Reliability of Pumps at Low Flow Rates

Discussions about HPLC, CE, TLC, SFC, and other "liquid phase" separation techniques.

10 posts Page 1 of 1
Hello All

In our lab we are now trying to move from 4.6 and 3 mm ID columns to the use of 2 mm ID columns (in order to minimize solvent use and waste generation). Now, of course, the flow rate that one must use is lower with these narrower ID columns. A typical flow rate for a 0.2 mm ID column would be something like 0.2 or 0.25 mL/min.

So I wanted to get some opinions on this question: With modern HPLC systems, how low can you go in flow rate, and still be confident that the flow rate will be delivered reliably?

Thanks in advance for any feedback!
Hi Adam,

With Waters Acquity-H, Agilent 1260/1290 series and Shimadzu Nexera instruments, the flow rate is reliable to the 10s of nanoliters per minute. These are LCs I've demo-ed or use routinely.
MattM
Here's the calculations that you need to make in order to determine if your HPLC system is up to the task. Let's say that you're running at a flow rate of 200 µl/min. At the start of your gradient, there will be a point when your system is pumping 99% A/1 % B. That 1% B will be at a flow rate of 2 µl/min. Same goes at the end of the gradient, when you're at 1% A/ 99% B. Look up the specs for the HPLC system. If it can deliver 2 µl/min or less reliably, then it can generate and deliver your gradient reliably. If the lowest flow rate that it can address is 5 or 10 µl/min, though, then it will not generate the beginning and end of gradients reliably at this flow rate.

In addition to making sure that you have a pump system that can deliver the mobile phases with the necessary precision, it's very important to minimize dead volume in the system, including detector flow cells. Running at 0.2 ml/min on a system that's plumbed for 1 ml/min will result in significant fronting of all peaks due to diffusion in the extracolumn dead volume.
PolyLC Inc.
(410) 992-5400
aalpert@polylc.com
@ Andy Alpert,

Your response way outclasses mine--I greatly appreciate that!!
MattM
adam wrote:
In our lab we are now trying to move from 4.6 and 3 mm ID columns to the use of 2 mm ID columns (in order to minimize solvent use and waste generation). Now, of course, the flow rate that one must use is lower with these narrower ID columns. A typical flow rate for a 0.2 mm ID column would be something like 0.2 or 0.25 mL/min.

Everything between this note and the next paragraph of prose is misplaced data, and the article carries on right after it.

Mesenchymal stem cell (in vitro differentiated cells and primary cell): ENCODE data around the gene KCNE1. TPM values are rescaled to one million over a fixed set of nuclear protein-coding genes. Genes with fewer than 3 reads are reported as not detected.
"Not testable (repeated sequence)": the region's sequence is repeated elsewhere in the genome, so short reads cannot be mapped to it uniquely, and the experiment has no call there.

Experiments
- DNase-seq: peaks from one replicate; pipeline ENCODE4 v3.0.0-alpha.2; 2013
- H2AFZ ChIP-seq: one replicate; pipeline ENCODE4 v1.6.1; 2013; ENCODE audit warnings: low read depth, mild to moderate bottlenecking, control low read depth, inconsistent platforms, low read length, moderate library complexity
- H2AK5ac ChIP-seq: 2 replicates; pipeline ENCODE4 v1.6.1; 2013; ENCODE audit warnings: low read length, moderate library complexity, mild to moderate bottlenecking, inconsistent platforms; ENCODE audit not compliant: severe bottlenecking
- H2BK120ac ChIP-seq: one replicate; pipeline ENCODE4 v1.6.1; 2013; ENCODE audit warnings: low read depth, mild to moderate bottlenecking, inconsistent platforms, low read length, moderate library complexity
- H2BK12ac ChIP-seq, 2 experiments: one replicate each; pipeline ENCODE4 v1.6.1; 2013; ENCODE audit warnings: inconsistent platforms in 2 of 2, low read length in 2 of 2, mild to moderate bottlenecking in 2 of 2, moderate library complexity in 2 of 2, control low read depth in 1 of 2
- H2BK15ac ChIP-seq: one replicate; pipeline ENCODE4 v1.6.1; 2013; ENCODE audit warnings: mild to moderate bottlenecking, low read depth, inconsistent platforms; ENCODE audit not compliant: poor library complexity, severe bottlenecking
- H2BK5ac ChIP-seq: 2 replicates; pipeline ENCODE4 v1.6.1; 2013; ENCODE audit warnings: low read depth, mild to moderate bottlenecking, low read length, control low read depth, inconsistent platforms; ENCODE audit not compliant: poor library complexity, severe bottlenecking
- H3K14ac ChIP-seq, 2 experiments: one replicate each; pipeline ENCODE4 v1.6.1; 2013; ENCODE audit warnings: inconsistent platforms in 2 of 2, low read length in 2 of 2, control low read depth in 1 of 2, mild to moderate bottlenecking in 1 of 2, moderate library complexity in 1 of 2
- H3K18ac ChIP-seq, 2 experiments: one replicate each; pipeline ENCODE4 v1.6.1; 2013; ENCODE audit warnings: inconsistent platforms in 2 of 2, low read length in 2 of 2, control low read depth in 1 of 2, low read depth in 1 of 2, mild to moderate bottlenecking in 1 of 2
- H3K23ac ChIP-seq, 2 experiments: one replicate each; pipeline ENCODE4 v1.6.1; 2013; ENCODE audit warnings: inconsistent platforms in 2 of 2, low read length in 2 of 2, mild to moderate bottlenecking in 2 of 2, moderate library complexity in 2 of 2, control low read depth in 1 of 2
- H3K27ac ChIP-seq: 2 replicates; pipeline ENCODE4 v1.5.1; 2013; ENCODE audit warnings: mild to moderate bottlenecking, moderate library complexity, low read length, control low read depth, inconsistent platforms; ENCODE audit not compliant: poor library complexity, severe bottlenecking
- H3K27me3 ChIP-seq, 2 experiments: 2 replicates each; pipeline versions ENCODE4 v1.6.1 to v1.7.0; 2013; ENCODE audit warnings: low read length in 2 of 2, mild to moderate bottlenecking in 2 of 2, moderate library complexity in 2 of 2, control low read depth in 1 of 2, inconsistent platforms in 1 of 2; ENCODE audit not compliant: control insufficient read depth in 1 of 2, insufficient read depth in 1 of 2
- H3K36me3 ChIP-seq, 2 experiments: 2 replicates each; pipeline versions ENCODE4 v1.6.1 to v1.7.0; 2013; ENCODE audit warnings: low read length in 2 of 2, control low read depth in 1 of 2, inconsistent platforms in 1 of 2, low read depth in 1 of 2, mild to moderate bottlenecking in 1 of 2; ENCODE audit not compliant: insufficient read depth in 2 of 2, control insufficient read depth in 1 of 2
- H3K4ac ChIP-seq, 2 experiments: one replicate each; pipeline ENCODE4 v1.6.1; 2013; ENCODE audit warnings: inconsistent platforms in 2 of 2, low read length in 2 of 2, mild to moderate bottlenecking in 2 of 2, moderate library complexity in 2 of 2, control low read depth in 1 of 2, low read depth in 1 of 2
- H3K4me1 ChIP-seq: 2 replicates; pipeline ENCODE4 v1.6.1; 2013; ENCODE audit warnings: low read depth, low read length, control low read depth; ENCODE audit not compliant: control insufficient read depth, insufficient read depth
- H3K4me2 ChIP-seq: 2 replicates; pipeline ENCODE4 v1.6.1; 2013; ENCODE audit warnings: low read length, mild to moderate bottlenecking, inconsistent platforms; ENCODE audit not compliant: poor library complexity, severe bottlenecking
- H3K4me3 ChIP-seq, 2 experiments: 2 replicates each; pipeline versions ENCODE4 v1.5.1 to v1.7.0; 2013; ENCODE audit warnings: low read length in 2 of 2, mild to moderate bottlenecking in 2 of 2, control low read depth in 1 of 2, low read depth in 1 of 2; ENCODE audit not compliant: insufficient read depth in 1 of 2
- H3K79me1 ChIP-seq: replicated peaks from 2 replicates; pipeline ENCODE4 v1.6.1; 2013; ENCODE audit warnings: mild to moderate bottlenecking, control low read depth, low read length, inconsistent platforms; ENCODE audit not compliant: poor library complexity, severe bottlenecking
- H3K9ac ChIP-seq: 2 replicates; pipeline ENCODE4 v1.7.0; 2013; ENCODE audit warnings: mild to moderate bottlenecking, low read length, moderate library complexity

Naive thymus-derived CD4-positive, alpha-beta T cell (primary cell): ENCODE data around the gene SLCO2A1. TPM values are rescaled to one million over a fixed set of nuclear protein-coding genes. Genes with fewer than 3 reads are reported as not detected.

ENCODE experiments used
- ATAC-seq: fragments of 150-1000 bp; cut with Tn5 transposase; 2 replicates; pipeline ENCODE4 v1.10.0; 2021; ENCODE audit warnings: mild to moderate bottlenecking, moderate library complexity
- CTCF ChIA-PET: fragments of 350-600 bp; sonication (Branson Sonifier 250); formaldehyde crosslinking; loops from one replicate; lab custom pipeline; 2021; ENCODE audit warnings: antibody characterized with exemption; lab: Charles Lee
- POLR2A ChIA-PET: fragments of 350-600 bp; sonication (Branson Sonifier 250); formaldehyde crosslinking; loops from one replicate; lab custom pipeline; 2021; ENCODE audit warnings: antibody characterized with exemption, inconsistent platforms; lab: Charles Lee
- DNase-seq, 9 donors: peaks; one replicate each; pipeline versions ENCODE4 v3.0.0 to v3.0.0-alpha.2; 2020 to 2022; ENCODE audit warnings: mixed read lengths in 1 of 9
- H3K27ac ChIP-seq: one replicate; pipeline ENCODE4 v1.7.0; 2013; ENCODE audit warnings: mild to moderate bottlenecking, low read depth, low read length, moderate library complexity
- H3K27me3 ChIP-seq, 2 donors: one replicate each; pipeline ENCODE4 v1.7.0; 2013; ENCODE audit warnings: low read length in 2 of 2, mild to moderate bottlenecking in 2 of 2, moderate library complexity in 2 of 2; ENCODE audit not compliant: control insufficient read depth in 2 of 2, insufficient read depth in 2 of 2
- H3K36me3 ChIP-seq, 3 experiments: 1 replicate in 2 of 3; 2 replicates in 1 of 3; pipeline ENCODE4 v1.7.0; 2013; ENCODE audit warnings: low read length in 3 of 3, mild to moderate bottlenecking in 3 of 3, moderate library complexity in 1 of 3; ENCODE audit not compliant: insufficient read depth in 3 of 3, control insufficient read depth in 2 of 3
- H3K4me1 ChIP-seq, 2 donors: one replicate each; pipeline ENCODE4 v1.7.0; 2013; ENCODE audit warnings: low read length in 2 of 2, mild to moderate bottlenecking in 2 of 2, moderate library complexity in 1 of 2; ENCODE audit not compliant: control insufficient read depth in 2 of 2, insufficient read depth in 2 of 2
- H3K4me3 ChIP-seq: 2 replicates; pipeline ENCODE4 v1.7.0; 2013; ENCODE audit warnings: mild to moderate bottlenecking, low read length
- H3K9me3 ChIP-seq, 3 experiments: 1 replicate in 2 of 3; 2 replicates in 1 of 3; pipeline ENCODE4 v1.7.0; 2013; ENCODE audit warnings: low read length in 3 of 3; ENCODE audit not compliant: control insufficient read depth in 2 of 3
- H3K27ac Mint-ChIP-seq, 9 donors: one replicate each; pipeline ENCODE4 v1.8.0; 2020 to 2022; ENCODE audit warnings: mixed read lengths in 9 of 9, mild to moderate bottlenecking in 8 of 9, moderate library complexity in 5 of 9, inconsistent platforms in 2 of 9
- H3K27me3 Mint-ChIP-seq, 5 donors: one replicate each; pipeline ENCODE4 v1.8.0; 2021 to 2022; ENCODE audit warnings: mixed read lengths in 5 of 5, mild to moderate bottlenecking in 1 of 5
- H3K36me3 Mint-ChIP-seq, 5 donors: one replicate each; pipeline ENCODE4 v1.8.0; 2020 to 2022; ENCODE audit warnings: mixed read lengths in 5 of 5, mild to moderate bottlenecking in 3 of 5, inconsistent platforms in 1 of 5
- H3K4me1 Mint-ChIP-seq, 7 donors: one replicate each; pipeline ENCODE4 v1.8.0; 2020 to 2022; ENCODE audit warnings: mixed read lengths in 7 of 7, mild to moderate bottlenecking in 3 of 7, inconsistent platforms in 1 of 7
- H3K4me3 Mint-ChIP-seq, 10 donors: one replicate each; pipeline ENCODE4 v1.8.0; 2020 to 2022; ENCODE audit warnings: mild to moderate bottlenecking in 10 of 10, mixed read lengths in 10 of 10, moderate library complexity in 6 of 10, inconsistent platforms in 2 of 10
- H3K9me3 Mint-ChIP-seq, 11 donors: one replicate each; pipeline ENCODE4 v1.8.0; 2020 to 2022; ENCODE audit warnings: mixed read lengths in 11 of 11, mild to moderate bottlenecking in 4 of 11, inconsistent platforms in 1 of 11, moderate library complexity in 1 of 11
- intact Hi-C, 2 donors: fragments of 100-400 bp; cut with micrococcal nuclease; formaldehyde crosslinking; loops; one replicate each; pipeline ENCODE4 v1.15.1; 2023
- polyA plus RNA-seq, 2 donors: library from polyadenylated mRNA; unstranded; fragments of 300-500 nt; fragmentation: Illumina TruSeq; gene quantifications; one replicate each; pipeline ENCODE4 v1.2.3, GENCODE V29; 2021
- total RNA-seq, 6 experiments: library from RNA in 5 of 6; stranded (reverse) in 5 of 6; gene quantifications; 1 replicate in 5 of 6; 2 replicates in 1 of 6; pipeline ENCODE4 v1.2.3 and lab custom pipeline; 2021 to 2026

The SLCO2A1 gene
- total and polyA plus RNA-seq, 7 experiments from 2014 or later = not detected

So I wanted to get some opinions on this question: With modern HPLC systems, how low can you go in flow rate, and still be confident that the flow rate will be delivered reliably?


Adam - I did the same - OVER 20 YEARS AGO - for almost all of our commonly-used methods. I used Agilent 1050 HPLCs then, no cGMP/USP issues using flow rates of 0.2 - 0.25 ml/min.

You'll save a fortune in solvent purchases and solvent disposal costs too.

We generally used an injection volume of 5 µl, so you might need to reduce your injection volume.
@mattmullaney:

Hey, we all do what we can on this forum!
PolyLC Inc.

(410) 992-5400

aalpert@polylc.com
@ Andy Alpert,

My thanks!
MattM
Most any research grade analytical scale HPLC system (0.100 - 10 ml) should be fine. Look at the Pump's formal manufacturer's rating to determine if it is capable of operating in the range you wish to use. IOW: Read the manual.

To insure nice quiet flows at lower ranges such as 200 ul/min include: (1) Make sure your HPLC is working perfectly and is not in need of any services or repairs; (2) Make sure you use either an inline degassing or continuous sparging with helium gas to remove the bulk of the dissolved gasses inside the mobile phase solutions (it will make a big difference in allowing your pumps to function well); (3) Insure that there is enough system back pressure on the system during the entire time it is running. Most HPLC systems are rated for % pulsation based on backpressure (that is what helps keep the pump heads primed and the valves working without getting stuck). For a typical analytical HPLC, this is usually 60 Bars or higher; (4) Use fresh, filtered, high quality HPLC grade solvents and Water; (5) Keep the system well flushed, primed and cleaned.
Hi Adam,

Looks to me that You're in good shape. I think I may try out Andy's experiment on our LCs when I get the chance to do so. Rigorous evaluation of the LC pump, for sure!
MattM
Thanks guys, that is helpful feedback.

We appreciate the help.
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